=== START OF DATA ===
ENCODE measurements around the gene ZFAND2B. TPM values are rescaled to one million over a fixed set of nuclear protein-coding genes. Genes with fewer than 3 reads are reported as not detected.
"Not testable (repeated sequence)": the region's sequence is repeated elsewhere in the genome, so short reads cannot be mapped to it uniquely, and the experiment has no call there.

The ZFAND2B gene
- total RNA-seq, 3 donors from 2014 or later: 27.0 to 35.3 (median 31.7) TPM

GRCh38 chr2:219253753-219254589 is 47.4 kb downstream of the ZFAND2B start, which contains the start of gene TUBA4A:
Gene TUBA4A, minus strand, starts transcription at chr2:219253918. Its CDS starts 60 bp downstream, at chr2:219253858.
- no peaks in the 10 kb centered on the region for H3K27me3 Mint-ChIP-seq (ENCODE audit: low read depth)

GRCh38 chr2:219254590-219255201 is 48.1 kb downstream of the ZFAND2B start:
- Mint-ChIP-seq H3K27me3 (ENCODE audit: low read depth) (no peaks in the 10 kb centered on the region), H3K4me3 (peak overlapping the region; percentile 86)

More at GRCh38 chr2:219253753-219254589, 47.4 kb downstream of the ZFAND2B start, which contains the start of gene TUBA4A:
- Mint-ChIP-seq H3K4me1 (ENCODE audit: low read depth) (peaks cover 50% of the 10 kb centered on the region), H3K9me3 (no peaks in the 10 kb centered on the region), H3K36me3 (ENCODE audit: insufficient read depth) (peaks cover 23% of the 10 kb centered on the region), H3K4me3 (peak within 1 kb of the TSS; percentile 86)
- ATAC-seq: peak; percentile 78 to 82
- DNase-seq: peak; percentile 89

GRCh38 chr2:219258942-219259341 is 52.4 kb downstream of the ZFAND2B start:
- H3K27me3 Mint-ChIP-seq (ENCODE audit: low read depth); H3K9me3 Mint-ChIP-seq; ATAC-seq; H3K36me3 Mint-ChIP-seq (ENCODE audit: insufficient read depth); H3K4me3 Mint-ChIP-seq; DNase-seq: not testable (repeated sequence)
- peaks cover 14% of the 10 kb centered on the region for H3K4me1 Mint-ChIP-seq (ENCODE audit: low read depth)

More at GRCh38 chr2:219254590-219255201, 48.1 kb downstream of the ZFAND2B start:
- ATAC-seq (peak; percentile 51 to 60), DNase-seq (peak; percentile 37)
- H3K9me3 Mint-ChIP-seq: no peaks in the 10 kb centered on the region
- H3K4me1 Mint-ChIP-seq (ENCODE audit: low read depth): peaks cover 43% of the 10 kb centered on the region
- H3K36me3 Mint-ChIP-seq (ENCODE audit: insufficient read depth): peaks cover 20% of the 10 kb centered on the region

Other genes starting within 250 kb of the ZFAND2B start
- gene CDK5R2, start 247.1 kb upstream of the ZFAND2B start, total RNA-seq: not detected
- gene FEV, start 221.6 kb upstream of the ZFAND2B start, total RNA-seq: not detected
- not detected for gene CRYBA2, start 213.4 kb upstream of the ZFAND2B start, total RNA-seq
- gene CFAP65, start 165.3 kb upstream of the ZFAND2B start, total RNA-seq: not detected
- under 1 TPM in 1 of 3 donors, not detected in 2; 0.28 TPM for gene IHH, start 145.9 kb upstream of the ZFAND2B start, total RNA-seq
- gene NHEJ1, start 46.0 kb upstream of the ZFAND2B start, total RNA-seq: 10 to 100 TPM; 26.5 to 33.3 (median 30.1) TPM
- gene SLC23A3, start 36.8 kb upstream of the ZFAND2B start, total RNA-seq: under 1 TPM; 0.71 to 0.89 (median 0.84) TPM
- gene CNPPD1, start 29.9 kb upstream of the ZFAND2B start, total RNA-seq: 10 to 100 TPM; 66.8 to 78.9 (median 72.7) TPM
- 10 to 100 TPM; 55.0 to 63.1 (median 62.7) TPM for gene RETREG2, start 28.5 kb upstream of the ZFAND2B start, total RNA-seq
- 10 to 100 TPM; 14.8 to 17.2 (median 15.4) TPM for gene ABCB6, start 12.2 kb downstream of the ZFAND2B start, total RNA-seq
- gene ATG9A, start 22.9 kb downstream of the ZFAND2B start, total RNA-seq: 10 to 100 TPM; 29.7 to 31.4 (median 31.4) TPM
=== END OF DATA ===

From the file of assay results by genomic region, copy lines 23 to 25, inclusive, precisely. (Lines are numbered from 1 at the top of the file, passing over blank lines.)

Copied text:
- gene CDK5R2, start 247.1 kb upstream of the ZFAND2B start, total RNA-seq: not detected
- gene FEV, start 221.6 kb upstream of the ZFAND2B start, total RNA-seq: not detected
- not detected for gene CRYBA2, start 213.4 kb upstream of the ZFAND2B start, total RNA-seq